Feed My Frankenstein (Sherlock Frankenstein and the Legion of Evil #3 Review)

Who is Metal Minotaur? What connection does Metal Minotaur have to the disappearance of the heroes of Spiral City? Where is Sherlock Frankenstein? All of these questions (except for the last one) will be answered in this issue!

Sherlock Frankenstein and the Legion of Evil #3
Author: Jeff Lemire
Artist: David Rubín
Inker: David Rubín
Colors: David Rubín
Publisher: Dark Horse

What You Need to Know:
In the previous two issues, we find Lucy Weber trying doggedly to find some answers about the disappearance of her father, Black Hammer, and what role the secret meeting of Sherlock Frankenstein and the Legion of Evil had in it. Her search takes her first to the Spiral City Asylum to speak with some of her father’s old archenemies. Convinced Sherlock Frankenstein has answers and hopes to find him through some of his former henchmen. This does not bring much closer to the titular Sherlock, but it does lead her to another villain her father fought, Cthu-Lou. This former plumber turned eldritch god monster points her toward Metal Minotaur. Lucy returns to her father’s secret headquarters but is knocked out by an unseen assailant.



What You’ll Find Out:
This issue opens with Lucy waking from a vivid nightmare after being knocked unconscious in The Hall of Hammer. The blow to the head has certainly not improved Lucy’s mood, and she redoubles her efforts. She tracks Metal Minotaur to a nursing home with nothing more to go on than the name N. Parker. She is surprised to find that N. Parker is an old lady in a wheelchair. Lucy tries to fish for some answers, but Ms. Weber sees through her immediately. She knows that Lucy is Black Hammer’s daughter, and certainly knows much more about Black Hammer than is expected. After going up to the roof for a cigarette, Ms. Parker recounts her career in super-villainy. She went up against Black Hammer many times in the seventies, and on every loss, she built more and more advanced armor. She builds a new suit of power armor so advanced it accidentally breaks her spine. Black Hammer finds her and brings her to New World and enlists the aid of Starlok and the Lightriders, the in-universe stand-ins for the Highfather and the New Gods. We learn that Black Hammer visited her during her recovery and they became uneasy friends, letting go of their past. Lucy presses her on the secret supervillain meeting that Sherlock Frankenstein had years after this. Though not able to walk on her own, Ms. Parker is able to move in some of her older armor and attends. She reveals that Sherlock Frankenstein had nothing to do with the Anti-God’s attack on Spiral City. In fact, he’s trying to rally all the other supervillains to help defeat him. After the story is over, the flashlight Lucy was clubbed within the previous issue falls from her purse, and Ms. Parker recognizes it as a Spiral City Asylum issued flashlight. All the pieces falling into place, Lucy realizes Sherlock Frankenstein was never missing. He was at the asylum the whole time. She rushes there, and after a brief altercation at the gates rushes into find Sherlock Frankenstein.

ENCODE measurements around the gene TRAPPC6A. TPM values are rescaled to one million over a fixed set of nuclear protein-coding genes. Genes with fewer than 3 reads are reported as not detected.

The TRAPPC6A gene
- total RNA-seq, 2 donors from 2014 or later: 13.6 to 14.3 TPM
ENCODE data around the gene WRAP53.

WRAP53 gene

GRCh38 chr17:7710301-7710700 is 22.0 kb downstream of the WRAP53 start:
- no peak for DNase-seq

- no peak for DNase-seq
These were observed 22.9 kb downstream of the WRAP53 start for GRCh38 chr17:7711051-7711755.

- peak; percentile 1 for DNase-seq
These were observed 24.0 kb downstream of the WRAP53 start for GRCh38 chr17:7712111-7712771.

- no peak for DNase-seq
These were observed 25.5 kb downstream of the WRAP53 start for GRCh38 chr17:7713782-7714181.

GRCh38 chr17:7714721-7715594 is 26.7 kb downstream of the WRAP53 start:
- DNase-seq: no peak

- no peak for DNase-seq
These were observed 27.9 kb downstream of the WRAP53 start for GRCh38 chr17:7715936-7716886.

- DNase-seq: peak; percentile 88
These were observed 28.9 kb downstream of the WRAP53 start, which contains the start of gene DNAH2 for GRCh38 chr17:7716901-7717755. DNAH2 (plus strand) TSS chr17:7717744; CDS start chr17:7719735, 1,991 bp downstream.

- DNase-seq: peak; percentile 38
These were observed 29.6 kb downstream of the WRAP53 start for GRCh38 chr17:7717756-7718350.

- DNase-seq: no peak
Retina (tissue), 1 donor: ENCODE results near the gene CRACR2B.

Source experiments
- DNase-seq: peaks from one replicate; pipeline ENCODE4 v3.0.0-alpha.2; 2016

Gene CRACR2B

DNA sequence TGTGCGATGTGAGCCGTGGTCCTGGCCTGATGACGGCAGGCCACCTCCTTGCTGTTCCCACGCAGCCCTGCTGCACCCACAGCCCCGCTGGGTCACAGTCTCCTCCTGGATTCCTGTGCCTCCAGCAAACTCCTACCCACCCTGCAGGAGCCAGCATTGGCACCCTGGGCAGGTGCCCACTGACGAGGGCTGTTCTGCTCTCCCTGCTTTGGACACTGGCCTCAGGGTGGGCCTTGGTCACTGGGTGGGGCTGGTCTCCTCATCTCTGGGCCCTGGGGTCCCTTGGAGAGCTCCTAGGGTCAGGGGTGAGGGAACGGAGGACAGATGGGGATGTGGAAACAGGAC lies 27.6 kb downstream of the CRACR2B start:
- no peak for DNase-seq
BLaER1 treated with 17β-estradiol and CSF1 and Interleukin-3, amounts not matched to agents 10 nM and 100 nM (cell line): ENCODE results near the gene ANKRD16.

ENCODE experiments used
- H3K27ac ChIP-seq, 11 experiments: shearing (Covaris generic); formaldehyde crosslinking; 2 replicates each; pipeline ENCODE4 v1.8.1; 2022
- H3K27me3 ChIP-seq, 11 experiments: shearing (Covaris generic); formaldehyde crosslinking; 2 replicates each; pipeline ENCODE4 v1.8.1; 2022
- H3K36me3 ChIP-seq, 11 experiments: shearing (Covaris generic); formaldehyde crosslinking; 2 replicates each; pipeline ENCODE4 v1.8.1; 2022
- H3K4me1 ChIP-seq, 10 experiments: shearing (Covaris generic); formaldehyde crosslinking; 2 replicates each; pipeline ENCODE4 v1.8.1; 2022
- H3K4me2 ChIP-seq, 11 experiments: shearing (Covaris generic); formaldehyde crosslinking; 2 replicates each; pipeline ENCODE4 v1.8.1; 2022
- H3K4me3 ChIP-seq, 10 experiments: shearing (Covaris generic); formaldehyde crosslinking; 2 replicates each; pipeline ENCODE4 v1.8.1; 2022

What Just Happened?
This was another stellar issue, handily adding to the wonderful lore and backdrop of Black Hammer. As always, it is an absolute blast to see more of Spiral City. The pocket universe the cast of Black Hammer seem to be trapped in doesn’t get as much chance to show off this very interesting world.
The whole film noir, nothing is what it seems trope works really well in this I think. Its kind of like Chinatown meets every superhero comic ever. It’s definitely a cool mix of straight up Silver and Bronze Age superhero fun with a pretty solid mystery.
The art is fantastic, and his use of background detail is very fun as always. (Try to spot the BPRD and Mind MGMT posters in this issue!) The fact that he does the pencils, inks, and colors really give his art a very specific and precise vision that I haven’t seen anything exactly like before.
As for Jeff Lemire, I can’t say enough for this man. He seems to be writing about eighty titles right now, and I’ve loved damn near all of the ones I’ve read. He’s very good at universe building, and it doesn’t shine brighter anywhere in his work than in his Black Hammer titles. Though I’m disappointing this miniseries is wrapping up, I’m also excited to read more of the main title. It’s somewhat bittersweet in that way.

Rating: 9/10.

Final Thoughts:
Lemire prepares for a fantastic conclusion in an equally fantastic miniseries that I am sad will be over soon also on the edge of my seat to see. I absolutely love Sherlock Frankenstein!

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